This guest post is by Professor Shirley Williams of the University of Reading, who is an avid reader, and had an ambitious target of reading 50 books a year, on top of her not inconsiderable workload as Professor of Learning Technologies at the School of Systems Engineering, when she was my personal tutor. What makes a page turner for you? In this article, Thoughts from a reader, Shirley gives some valuable insights into mistakes to avoid and how to hook your reader in.
Throw it across the room, or not?
Life is too short for me to suffer by reading a book I am not enjoying. But I like reading and I do not like to leave a book unfinished. I try to avoid what I will consider un-finishable books, but once I have started reading, what makes me want to give up on a book?
- Texts with typos: even the best proof readers can let occasional errors through, but a book that doesn’t appear to have even met a proof reader will be discarded by me, and unfortunately such mistakes support an argument against reading anything that is self-published.
- Predictable plots: you know, the ones with the sort of storyline where the hero has lost someone or something and spends time searching for them/it, before eventually finding them/it. Although I must admit my toddler grandsons really enjoy Julia Donaldson and Alex Scheffler’s Fox’s Socks, which has that sort of plot.
- Novels described as “sensitively written”: for me this is shorthand for something that is slow-going with too many words spent painting the backdrop and not enough story. My book club read Pat Barker’s Life Class and I was tempted to give up on it as I felt it was slow-going, but others had enjoyed it and commented on her excellent description of the setting, and one person used the phrase “sensitively written”.
- Books that are too long: I do not mind long books and I like a lot of Ken Follett’s, but I found Donna Tartt’s The Goldfinch had too much padding. It was very good in parts, particularly towards the end, but up to about halfway it spent a lot of time hovering around the “I am going to give up on this” pile. However, long books (with or without padding) do have their fans. I have a friend who selects his book based on the cost per word.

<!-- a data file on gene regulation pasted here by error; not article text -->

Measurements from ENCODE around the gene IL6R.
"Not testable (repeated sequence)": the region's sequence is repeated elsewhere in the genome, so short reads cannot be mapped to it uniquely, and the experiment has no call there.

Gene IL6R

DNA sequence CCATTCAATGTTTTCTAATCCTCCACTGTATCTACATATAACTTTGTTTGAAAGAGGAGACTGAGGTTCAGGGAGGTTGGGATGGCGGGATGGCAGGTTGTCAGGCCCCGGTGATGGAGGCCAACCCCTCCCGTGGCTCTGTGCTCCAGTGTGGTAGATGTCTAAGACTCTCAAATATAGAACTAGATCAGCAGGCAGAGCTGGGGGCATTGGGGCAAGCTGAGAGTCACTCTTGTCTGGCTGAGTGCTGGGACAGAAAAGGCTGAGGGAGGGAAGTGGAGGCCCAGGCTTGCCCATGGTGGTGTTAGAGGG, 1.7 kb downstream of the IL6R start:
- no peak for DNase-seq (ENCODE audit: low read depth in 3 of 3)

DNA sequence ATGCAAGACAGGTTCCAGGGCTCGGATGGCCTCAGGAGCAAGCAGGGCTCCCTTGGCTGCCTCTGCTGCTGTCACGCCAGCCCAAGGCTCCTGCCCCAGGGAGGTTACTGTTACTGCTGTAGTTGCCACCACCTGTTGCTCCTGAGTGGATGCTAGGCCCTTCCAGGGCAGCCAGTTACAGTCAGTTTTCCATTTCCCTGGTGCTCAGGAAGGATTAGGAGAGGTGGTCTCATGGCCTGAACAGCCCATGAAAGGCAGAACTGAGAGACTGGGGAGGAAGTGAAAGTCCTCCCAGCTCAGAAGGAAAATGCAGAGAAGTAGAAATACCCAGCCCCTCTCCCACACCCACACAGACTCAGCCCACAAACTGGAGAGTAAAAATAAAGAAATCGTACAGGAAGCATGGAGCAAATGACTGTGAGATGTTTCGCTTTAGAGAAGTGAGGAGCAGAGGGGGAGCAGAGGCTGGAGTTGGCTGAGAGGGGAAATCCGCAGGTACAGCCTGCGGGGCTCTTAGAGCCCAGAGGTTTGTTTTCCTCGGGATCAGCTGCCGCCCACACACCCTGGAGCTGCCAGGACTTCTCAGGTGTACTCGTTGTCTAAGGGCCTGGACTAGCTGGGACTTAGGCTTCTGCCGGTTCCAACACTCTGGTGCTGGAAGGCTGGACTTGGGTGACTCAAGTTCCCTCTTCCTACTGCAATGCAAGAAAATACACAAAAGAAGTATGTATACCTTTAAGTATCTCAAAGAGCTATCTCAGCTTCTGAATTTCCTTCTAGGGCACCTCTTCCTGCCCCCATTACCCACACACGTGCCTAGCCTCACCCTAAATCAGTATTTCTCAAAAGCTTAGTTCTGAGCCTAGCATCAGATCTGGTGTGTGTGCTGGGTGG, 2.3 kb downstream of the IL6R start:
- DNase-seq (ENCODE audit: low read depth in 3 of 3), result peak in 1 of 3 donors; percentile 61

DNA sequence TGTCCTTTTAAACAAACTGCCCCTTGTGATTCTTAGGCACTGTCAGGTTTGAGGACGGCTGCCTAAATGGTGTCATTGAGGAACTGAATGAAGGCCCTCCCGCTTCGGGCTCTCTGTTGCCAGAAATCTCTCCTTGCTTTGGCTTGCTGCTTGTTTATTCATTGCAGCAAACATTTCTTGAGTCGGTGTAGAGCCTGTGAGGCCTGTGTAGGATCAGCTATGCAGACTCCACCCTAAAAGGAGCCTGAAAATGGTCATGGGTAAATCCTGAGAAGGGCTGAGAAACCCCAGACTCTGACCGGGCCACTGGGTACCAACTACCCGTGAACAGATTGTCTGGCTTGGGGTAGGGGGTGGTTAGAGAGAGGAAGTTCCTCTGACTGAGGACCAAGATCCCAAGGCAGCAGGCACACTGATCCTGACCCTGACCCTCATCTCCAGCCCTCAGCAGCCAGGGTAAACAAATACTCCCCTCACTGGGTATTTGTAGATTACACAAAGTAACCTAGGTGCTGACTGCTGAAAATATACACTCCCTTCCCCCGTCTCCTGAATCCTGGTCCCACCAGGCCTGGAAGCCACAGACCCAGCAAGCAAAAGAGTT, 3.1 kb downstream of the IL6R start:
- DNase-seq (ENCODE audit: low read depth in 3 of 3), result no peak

- Too much sex: once on holiday I threw away a book by Jilly Cooper that I mistook for a novel. Sex has its place in books but I prefer novels where there is a story not just endless romps! However E.L. James has sold over 100 million copies of her erotic books, so the genre does have fans.
- Formulaic stories: I used to enjoy reading novels by Tom Clancy, but after a while I felt the books were written to a formula, suggested by the author credits, which seemed (to me) to indicate that someone else had written the book based on a plot line from Clancy. Actually, the grandsons are also big fans of Osborne Children Books series, That’s not my …, so I guess there is a place for formulae.
Is it a page-turner?
So how do I avoid starting to read books that I will not enjoy? Well largely, I go on recommendations from friends and family who have similar tastes to myself. I do look at the books my Kindle reader recommends – as it has sometimes suggested books I have read on paper and enjoyed. My book club is now reading The Tennant of Wildfell Hall, and having started it, I most certainly will not continue reading it! Much too much of a “sensitively written” long book, for my liking. Instead I am reading David Mitchell’s The Thousand Autumns of Jacob de Zoet which may be long but I am finding it a page turner!
Thoughts from a reader; life is too short…
My bookclub is causing me some concern as of the books that we have read since I joined, I have only really enjoyed one. The others were unsatisfactory in some manner, but then again it is quite enlightening to hear others talk about the work, and to match that against my own views. Maybe I need to find another group that reads books that match my taste so that I have more chance of the selected book meeting my criteria of enjoyable.
About the author
Shirley Williams is Professor Emerita and National Teaching Fellow at the University of Reading, UK. She is a grandmother and retired professor. She likes people, technology, reading and making things. She also enjoys travelling and food, as well as spending time with family and friends.